The world fuel shortage and fast-rising petrol prices seriously threaten private and public transport that richer countries have taken for granted for several decades.
MONTAGE SEQUENCE Speedboats, rally car, motorcycles, racing cars, dragster, speedway cycles, saloon racing cars (7 shots)
GV Racing cars start and round Formula One circuit (3 shots)
TRACKING SHOT THROUGH Monte Carlo rally car windscreen and competitors driving through mountain passes (3 shots)
SV Le Mans saloon race cars including night shots (3 shots)
GV Motorcycle racing (3 shots)
GV Speedway start and around circuit
GV Motorcade leads and follows cycle race
GV Dragsters take off and speed down straight
SV Powerboats racing (2 shots)
GV Motorboat tows water skier over jumps (2 shots)
Script is copyright Reuters Limited. All rights reserved
Background: The world fuel shortage and fast-rising petrol prices seriously threaten private and public transport that richer countries have taken for granted for several decades. Now the crisis looks like spreading to sport -- and a surprising number of events may be directly affected.
SYNOPSIS: There are already moves to alter racing regulations to permit teams to use different types of fuel.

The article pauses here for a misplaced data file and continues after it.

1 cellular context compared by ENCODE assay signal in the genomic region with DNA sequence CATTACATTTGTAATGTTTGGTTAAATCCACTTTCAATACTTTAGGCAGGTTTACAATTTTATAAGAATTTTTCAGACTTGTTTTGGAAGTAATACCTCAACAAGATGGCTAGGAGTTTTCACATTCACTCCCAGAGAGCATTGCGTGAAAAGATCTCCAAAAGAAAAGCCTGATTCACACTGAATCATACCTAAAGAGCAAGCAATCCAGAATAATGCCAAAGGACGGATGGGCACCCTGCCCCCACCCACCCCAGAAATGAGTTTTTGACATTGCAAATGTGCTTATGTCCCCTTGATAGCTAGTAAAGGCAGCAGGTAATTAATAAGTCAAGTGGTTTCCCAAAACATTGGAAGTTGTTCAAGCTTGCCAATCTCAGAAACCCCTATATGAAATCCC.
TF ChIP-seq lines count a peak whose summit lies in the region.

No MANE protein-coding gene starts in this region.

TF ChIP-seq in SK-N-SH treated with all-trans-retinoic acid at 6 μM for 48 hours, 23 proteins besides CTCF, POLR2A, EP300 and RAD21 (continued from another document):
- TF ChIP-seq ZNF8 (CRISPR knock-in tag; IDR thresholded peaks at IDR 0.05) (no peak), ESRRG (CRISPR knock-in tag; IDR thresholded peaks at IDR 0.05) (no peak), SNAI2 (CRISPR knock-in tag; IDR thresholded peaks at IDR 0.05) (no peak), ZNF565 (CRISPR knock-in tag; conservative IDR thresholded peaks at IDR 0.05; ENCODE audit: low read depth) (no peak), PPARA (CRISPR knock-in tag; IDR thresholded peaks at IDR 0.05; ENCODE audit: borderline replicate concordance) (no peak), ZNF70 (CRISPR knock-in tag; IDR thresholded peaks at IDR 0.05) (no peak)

There is now a motor rally held somewhere in the world every week of the year, but that may soon be something of the past. Longer competitions -- like the famous Monte Carlo event -- will be shortened. Small motoring clubs are already being forced to cancel rallies, especially in countries where public petrol sales are banned at weekends.
The famous 24-hour Le Mans race in France will probably survive because it is backed by major sponsorship. However, it has been suggested that practice time at races like these could be cut to save fuel. Again, less well-known saloon car races will disappear.
In motorcycling, the race organisers are torn between the huge 750cc and 850cc superbikes -- which attract more spectators to track -- and the smaller machines which use less petrol. Crowds could be a problem if weekend motoring is restricted.
Speedway has benefited from a large increase in popularity over the last decade and looks like being one of the motor sports less restricted by the fuel crisis. Although high-revving, the bikes have small engines and use far less petrol.
One of the sports less obviously hit by a lack of fuel is cycling, where muscle-power seems to be the main requirement. But for each race some covering over 3,500 kilometres (2,000 miles) -- there has to be a long official motorcade in pursuit.
Dragster racing may be restricted in the United States -- one country with a severe fuel shortage.
Water sports will be affected too. Powerboats use large amounts of fuel and the races are lengthy. It has been argued that the sea races can be watched by few people and should therefore be treated like private motoring.
Even water-skiers are finding it much harder to meet the cost of their sport because of the petrol used by the motorboats that tow them. All round there must be rethinking in sports that depend on an engine.